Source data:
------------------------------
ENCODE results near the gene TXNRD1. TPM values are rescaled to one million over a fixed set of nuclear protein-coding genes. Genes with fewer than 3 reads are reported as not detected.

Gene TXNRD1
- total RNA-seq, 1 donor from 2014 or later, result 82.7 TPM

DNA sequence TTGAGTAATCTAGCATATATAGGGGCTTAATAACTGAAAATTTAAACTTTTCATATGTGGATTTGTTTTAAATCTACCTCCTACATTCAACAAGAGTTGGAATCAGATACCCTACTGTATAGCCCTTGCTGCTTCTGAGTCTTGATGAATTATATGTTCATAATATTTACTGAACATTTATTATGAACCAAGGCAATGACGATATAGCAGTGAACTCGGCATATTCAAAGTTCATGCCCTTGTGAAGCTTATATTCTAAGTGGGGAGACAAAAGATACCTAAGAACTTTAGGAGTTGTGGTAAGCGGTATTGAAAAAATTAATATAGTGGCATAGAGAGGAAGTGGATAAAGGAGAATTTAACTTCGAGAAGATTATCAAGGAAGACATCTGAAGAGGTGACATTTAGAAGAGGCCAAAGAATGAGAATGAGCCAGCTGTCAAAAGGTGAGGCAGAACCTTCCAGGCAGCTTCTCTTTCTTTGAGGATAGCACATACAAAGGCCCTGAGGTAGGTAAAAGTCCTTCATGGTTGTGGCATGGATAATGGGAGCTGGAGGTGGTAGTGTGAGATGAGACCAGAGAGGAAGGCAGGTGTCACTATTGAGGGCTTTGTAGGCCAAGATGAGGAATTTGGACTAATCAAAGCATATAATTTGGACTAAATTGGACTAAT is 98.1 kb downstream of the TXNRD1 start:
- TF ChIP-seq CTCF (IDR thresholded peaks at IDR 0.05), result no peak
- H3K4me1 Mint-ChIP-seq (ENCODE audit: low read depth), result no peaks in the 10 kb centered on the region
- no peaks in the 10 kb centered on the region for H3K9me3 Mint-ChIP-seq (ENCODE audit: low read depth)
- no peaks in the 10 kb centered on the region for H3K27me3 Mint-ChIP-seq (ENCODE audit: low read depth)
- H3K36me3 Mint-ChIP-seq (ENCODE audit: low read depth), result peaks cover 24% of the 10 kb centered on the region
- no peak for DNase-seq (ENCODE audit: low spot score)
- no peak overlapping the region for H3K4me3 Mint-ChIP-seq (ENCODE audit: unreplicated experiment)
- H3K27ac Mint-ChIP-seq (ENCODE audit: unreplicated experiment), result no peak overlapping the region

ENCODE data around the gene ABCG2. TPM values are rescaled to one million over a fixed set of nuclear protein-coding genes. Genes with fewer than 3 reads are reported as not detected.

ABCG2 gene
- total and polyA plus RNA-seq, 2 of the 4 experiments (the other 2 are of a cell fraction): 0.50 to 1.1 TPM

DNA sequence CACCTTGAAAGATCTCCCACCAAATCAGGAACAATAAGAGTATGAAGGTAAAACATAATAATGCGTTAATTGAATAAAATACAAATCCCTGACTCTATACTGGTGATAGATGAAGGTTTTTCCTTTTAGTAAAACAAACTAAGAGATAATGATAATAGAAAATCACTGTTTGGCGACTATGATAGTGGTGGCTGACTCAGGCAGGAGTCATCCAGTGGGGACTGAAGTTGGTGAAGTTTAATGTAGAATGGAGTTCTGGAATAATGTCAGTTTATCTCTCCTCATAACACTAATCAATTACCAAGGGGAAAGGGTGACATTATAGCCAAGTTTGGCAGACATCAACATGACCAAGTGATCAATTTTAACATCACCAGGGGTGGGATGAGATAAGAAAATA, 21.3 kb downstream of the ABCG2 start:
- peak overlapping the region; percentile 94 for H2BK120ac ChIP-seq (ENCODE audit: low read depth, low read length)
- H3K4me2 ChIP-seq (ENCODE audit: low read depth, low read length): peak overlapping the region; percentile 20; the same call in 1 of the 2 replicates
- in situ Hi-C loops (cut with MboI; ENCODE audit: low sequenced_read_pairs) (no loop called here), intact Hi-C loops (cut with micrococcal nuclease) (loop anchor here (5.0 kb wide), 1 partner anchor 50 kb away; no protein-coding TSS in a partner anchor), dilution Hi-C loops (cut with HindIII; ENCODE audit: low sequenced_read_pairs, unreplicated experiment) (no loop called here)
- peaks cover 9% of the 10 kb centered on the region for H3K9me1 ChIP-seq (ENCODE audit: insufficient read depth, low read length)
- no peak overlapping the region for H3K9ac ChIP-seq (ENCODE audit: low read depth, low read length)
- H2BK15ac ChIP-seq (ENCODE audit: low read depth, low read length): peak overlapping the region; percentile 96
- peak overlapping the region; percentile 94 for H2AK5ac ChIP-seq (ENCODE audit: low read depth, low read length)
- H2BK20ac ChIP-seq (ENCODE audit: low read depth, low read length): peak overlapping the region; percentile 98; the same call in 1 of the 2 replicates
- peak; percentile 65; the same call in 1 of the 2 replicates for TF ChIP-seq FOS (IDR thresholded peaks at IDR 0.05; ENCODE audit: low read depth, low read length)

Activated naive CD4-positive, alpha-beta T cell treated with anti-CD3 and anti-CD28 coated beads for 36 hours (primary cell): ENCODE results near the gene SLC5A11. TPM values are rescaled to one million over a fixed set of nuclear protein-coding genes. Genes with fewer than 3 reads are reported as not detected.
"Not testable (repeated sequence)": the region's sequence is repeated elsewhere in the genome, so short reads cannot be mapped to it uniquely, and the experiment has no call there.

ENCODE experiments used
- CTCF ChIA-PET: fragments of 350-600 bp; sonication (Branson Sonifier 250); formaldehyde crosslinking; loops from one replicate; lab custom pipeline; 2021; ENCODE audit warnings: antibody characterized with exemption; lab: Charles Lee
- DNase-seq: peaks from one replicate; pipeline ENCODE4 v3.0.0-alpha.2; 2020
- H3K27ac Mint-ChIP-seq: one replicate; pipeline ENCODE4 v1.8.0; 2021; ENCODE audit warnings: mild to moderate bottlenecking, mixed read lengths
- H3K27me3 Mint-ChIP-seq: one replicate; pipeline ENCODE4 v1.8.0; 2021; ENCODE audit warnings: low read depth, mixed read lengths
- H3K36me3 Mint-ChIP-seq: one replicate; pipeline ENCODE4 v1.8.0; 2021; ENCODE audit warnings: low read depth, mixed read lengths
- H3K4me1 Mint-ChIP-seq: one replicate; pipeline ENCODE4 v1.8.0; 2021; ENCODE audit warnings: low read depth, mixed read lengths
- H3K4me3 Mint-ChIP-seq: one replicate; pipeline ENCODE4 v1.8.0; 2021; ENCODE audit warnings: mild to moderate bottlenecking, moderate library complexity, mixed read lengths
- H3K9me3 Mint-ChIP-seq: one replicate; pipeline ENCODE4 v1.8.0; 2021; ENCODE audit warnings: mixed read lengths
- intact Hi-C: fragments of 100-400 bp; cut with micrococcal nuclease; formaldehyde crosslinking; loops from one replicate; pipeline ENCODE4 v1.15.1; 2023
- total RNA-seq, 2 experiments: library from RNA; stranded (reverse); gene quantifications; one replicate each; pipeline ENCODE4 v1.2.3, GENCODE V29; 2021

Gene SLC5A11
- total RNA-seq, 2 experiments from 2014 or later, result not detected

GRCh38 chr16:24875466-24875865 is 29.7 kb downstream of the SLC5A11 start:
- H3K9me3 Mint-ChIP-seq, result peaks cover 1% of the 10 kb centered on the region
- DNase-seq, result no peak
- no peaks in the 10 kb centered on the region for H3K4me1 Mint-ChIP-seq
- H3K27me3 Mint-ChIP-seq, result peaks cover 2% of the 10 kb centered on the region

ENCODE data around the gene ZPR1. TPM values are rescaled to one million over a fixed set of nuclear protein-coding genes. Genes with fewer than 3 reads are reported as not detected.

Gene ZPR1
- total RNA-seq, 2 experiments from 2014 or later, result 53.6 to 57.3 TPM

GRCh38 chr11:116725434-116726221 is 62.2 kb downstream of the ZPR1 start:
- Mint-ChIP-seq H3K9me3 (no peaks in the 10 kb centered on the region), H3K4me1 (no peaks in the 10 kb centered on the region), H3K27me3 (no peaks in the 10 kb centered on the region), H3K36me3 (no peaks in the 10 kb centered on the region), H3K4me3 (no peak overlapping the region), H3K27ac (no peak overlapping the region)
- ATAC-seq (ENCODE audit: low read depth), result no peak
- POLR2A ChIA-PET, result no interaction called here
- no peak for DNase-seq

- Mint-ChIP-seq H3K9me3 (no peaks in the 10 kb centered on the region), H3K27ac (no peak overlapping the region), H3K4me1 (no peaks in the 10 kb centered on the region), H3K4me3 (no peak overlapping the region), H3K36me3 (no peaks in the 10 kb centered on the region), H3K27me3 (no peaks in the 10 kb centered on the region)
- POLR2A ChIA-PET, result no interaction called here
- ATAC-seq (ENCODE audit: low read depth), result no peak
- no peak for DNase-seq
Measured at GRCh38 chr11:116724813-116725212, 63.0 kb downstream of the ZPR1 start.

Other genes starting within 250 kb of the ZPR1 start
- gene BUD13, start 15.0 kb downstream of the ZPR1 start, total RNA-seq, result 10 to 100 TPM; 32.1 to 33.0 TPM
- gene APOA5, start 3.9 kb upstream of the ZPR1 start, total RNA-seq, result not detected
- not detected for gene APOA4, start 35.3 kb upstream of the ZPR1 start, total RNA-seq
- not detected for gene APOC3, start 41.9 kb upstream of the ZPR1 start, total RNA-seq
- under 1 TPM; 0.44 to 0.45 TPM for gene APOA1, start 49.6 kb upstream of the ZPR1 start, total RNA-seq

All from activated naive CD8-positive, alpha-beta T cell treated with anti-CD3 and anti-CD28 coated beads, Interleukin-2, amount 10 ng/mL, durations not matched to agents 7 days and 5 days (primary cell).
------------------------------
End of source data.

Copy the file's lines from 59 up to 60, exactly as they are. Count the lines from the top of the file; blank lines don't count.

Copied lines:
Other genes starting within 250 kb of the ZPR1 start
- gene BUD13, start 15.0 kb downstream of the ZPR1 start, total RNA-seq, result 10 to 100 TPM; 32.1 to 33.0 TPM